Not long ago, marketing was largely built around a bandwagon approach: Wear this, drink this, eat this, do this because you know everyone else will, and you don’t want to be left behind, do you? Years later, the message sent by retailers could not be more different. Billions of dollars every year are now spent personalizing brand messaging to make every customer feel as though the advertisements and experiences they receive from their favorite brands are targeted directly to them.
 
At this week’s National Retail Federation’s Big Show in New York, top executives from INDOCHINO, MasterCard, and Shoes of Prey took the stage in a session titled, “Tailoring the 21 Century Customer Experience,” aimed at enlightening audiences about how exactly to create these unique experiences in a way that engages, retains, and makes an impact in an increasingly crowded retail space.
 
Jodie Fox is co-founder and chief creative officer of Shoes of Prey, a retailer that allows customers to design and purchase their own unique pair of shoes. She notes that mass customization is more than a trend.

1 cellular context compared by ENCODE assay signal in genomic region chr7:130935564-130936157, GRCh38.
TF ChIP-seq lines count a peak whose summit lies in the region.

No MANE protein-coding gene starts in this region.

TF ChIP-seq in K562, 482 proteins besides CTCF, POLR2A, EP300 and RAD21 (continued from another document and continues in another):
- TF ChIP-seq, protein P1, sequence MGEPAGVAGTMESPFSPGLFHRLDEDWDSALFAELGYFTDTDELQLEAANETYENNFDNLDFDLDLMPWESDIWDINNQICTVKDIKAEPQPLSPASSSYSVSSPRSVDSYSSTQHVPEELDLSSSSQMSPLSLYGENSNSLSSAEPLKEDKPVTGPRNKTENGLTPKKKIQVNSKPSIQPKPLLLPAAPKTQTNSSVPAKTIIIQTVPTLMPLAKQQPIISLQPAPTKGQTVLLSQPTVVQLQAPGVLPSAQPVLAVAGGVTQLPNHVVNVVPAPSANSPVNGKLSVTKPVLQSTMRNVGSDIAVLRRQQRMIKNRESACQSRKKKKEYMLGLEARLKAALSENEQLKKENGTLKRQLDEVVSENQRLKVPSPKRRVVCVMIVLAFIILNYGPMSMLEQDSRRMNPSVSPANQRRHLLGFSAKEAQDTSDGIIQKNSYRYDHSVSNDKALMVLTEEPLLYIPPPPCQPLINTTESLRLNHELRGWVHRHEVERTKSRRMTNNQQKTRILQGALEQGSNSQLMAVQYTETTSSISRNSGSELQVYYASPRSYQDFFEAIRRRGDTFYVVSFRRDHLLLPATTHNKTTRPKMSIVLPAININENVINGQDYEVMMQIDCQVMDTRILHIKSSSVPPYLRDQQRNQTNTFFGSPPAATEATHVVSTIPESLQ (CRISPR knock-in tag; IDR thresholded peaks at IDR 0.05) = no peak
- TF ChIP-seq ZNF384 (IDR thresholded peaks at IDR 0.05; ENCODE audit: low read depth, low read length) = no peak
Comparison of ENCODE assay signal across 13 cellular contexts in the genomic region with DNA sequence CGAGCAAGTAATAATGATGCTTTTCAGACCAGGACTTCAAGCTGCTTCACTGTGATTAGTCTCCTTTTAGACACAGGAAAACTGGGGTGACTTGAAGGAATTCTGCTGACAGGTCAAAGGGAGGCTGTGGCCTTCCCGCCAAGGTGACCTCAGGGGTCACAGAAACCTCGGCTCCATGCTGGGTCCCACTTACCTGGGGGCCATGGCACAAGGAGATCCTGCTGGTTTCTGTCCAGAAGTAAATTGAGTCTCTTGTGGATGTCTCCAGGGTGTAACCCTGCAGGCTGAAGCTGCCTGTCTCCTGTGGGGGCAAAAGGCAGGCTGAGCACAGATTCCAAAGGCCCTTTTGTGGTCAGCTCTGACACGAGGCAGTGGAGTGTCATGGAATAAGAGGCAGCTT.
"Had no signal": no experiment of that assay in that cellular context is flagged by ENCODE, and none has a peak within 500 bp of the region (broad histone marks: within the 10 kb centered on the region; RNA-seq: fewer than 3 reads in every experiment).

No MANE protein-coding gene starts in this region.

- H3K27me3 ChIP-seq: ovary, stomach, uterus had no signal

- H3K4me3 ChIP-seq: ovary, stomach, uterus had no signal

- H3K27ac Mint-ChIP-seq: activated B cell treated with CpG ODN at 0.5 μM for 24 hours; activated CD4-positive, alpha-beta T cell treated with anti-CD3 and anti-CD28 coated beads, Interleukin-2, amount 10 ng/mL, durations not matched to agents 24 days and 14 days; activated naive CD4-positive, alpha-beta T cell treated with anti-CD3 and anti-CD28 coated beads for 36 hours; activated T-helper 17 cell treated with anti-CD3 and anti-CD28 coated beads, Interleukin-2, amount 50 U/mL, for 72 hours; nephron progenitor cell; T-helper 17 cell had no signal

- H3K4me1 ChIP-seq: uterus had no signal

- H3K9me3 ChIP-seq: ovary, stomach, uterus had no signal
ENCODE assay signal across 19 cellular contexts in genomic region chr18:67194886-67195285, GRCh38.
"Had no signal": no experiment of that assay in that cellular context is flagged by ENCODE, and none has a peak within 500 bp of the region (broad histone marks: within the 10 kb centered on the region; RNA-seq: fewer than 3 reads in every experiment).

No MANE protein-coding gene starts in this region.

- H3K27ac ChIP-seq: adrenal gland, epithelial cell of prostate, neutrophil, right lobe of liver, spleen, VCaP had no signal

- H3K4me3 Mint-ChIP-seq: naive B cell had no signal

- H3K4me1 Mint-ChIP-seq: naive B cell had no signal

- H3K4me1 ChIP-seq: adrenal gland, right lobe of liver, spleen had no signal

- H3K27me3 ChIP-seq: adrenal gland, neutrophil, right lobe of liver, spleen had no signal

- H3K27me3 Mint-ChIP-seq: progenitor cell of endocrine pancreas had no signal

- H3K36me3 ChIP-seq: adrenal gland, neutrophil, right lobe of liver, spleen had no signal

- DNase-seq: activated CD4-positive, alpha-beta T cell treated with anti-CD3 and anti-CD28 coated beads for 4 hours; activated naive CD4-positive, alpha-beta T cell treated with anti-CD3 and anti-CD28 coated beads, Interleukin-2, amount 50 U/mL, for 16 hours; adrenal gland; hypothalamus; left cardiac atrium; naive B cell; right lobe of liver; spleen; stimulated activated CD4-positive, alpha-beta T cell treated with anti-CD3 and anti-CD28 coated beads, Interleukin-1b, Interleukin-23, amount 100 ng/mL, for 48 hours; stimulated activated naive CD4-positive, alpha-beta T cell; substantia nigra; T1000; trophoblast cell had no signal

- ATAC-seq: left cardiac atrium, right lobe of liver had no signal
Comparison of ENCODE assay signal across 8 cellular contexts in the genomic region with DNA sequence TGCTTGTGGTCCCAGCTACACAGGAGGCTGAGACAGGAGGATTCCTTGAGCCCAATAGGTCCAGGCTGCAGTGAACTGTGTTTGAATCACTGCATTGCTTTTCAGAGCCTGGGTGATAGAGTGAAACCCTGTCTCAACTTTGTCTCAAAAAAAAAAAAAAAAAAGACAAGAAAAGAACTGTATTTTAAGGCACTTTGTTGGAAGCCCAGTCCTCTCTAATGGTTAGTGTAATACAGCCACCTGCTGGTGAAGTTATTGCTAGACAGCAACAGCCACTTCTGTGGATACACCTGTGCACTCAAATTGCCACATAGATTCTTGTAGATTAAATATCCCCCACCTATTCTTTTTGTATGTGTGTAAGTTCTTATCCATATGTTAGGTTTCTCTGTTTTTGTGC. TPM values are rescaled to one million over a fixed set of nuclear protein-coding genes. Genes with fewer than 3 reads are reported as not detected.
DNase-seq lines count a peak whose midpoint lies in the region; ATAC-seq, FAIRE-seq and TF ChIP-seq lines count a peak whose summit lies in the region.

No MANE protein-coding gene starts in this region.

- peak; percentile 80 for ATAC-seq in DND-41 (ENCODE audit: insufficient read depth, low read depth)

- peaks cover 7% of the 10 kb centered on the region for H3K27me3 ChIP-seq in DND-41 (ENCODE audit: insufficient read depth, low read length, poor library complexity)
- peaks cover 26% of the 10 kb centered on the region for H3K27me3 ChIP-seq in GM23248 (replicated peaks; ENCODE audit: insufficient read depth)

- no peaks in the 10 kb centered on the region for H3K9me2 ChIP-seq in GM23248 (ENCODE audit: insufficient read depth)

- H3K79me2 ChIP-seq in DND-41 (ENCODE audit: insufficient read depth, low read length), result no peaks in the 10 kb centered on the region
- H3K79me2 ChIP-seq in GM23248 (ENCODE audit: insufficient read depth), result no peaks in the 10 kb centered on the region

“How many times in the past month have you said to yourself ‘They didn’t have my size!’ or ‘They didn’t have the style I wanted!’” asked Fox. “There’s an inherent tension in this customization, however, because there needs to be a level of curation for it to be successful.”
 
This curation comes in the form of real-time renderings of the shoes the customer is designing online. This allows for a near-infinite number of options while avoiding the inventory space needed for a traditional department store to do the same. This kind of on-demand manufacturing creates not only a unique experience for every customer but an almost guaranteed unique product, as well.
 
INDOCHINO, much like Shoes of Prey, began exclusively as an online store. The company offers completely customizable suits, which lends itself perfectly to the e-tailer model. In making the leap to in-person retail, the brand faced an entirely new world of challenges and opportunities.
 
“We saw retail as an efficient way to provide a really unique experience for our customers,” said CEO Drew Green. “We wanted to emulate everything we did from an online perspective, but offer it as a full-service store.”
 
The answer that INDOCHINO came to was a Style Guide: A personal assistant that works with each individual shopper to ensure a style, material, and fit customized to their specific preferences.
 
This merging of in-store experience with online customization may just be the future of retail. Customers have been demanding unique experiences, but brands are now at a point where they have the unique products to match.

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